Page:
The Shanghai Guidelines further provide that the forms of reward and remuneration can be varied and include: monetary reward, shares, options, promotions, raises, paid leave and so forth. All these are permissible as long as the reasonableness requirements in the Patent Law are satisfied. Remuneration can also be made in a lump sum payment.

Reward and remuneration standards agreed between the employee and employer are deemed reasonable

The key tone set by the Patent Law is that agreements between employee and employer (if any) prevail over the statutory default amounts. Despite this, companies are concerned whether agreements between employees and employers regarding remuneration and reward can be challenged as unreasonable at some point. To some extent, Article 6 of the Shanghai Guidelines clarifies these uncertainties. It stipulates that under normal circumstances, such agreements are deemed reasonable. Only if the amounts agreed upon are extremely low and obviously unreasonable, will the court determine reward and remuneration according to the specific circumstances of the case at hand.

A particularly interesting point is that the Shanghai Guidelines recognize "the operational independence of a business and the need to respect the autonomy of the will of the parties concerned". Even if the agreed amounts are considered unreasonable in the sense of the Patent Law, the Shanghai Guidelines refuse to blindingly apply the statutory standards. Instead, they provide that the courts should determine the amounts according to the circumstances of the case at hand because the very existence of an agreement already excludes the application of statutory standards. This is an important and welcome clarification.

Commissioned inventions, joint inventions and R&D

Another major clarification brought by the Shanghai Guidelines relates to commissioned or joint R&D projects. Whilst the Shanghai Guidelines have reiterated that parties to commissioned or joint R&D projects can agree on the ownership of any inventions developed, it further clarifies that if company A owns the patent rights to the commissioned or jointly developed invention that was completed by an employee(s) of company B, neither company A nor B is necessarily liable for paying reward and remuneration. According to articles 11 and 12, the inventor or designer of a service invention may only claim reward and remuneration for the invention if he/she is employed with the company that owns the patent rights. This is in contrast with Article 16 of the Patent Law, which leaves it open to interpretation as to whether the company that is granted the patent rights, or the company that is granted the patent rights and also is the employing company should pay the remuneration.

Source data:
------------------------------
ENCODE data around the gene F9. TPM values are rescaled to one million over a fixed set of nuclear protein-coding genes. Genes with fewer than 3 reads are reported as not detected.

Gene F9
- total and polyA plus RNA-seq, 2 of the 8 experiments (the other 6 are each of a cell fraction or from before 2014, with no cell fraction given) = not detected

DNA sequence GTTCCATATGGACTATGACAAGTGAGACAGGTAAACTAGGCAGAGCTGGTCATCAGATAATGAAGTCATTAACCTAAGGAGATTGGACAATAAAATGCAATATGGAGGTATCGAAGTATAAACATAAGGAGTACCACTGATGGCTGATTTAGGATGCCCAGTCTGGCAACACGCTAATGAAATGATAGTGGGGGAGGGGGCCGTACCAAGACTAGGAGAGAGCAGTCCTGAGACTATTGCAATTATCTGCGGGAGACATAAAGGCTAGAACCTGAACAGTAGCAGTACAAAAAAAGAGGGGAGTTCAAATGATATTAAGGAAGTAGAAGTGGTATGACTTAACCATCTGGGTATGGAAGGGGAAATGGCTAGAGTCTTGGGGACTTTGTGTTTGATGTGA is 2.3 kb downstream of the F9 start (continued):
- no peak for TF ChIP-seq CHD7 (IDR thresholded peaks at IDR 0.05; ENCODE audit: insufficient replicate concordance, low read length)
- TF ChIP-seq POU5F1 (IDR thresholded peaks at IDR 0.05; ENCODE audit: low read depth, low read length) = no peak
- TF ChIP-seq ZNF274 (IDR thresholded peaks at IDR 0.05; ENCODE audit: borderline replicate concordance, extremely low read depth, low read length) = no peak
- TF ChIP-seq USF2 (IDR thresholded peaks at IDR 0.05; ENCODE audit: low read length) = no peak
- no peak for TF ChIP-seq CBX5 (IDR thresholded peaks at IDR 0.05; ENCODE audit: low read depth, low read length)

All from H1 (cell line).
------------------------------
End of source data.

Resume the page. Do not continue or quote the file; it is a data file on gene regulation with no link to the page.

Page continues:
Clarification on applicability of the Patent Law/Implementing Rules

The Shanghai Guidelines clarify that the provisions on reward and remuneration apply to inventions completed in China, regardless of whether a patent is filed in China or overseas. This was accepted to be the case but the Shanghai Guidelines have added clarification.

Disputes by inventors classified as patent disputes

Another article of interest is the clarification that disputes relating to service invention remuneration and award are classified as patent disputes and is within the jurisdiction of the corresponding People's Court. This alleviates some companies' concerns regarding the labour tribunals' possible influence and jurisdiction to preside over these types of claims, which often are said to be biased towards employees.

Conclusion

The Shanghai Guidelines have been widely welcomed by both domestic and foreign companies, in particular, those who have established or are heavily invested in their R&D centers in China. In the meantime, we also await the next iteration of the SIPO Draft, which we hope will include some of the clarifications found in the Shanghai Guidelines.